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Fruitflies tap in to their gay side

June 2, 2005 By Roxanne Khamsi This article courtesy of Nature News.

Tweaking a single gene swaps fly mating behaviours.

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Male and female fruitflies have been engineered to switch courtship roles, through the manipulation of a single gene.

The study, which appears in Cell1, shows how a simple genetic adjustment can cause a dramatic change in sexual behaviour. "It was quite something to see," says Barry Dickson, who is one of the authors and is based at the Austrian Academy of Sciences in Vienna.

The mating behaviours of the Drosophila fruitfly are a far cry from intricate Hollywood romance. The male performs a series of tapping and tilting movements, to which the female usually responds if she has not recently mated. Females, in contrast, never court at all.

But Dickson and his colleague Ebru Demir reversed this behaviour by designing female flies with the male version of a gene called fruitless. These insects initiated courtship with other females as often as their male counterparts did. The tweaked female flies could only be encouraged to court males if the males were designed to emit female pheromones, a form of natural chemical attractant.

When male flies were given the female version of the fruitless gene, they stopped courting and became passive about sex.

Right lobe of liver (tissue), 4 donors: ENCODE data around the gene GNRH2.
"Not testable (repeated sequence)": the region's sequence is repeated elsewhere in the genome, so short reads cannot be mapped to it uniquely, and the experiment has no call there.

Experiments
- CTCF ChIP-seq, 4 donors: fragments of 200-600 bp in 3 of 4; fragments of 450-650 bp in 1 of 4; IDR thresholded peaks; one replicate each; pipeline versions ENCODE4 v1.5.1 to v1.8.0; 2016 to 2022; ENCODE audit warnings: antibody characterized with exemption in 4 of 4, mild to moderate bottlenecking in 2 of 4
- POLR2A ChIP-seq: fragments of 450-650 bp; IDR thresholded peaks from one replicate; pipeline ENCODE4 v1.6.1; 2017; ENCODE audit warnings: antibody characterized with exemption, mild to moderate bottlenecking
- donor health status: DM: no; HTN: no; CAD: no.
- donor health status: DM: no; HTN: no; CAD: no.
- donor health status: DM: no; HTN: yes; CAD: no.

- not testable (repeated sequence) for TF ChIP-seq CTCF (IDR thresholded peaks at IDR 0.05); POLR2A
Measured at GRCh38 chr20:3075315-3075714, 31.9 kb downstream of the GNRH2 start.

Scent of a woman

Scientists are still struggling with the question of how this gene affects sexual behaviour so strongly. They say it does not influence fly morphology: the insects do not look any different. Instead, it seems the gene influences the insect's nervous system.

Dickson and Demir's results add to a number of studies that have shown the influence of genes on sexual behaviour, in both animals and humans. Homosexuality has been documented in more than 400 species, including many mammals, and research has linked this behaviour to everything from social factors to maternally inherited genes.

"It's pretty clear that the survival of a species depends heavily on its ability to reproduce. So that's something that you'd want programmed into the genes," Dickson says.

But the researchers caution that controls on a fruitfly's sexual behaviour are undoubtedly different from our own. "In the case of humans, we know that our sexual behaviours are not irreversibly set by our genes," says Dickson. "But that doesn't mean the genes have no influence," he adds.

"There's still a lot of mystery surrounding the causes of homosexuality," says Hans Van Gossum of the University of Antwerp, Belgium, who has studied fly mating patterns. "It's too early to draw strong conclusions on simple mechanisms like this."

References

  1. Demir E., Dickson B. J., et al. Cell, 121. 785 - 794 (2005).

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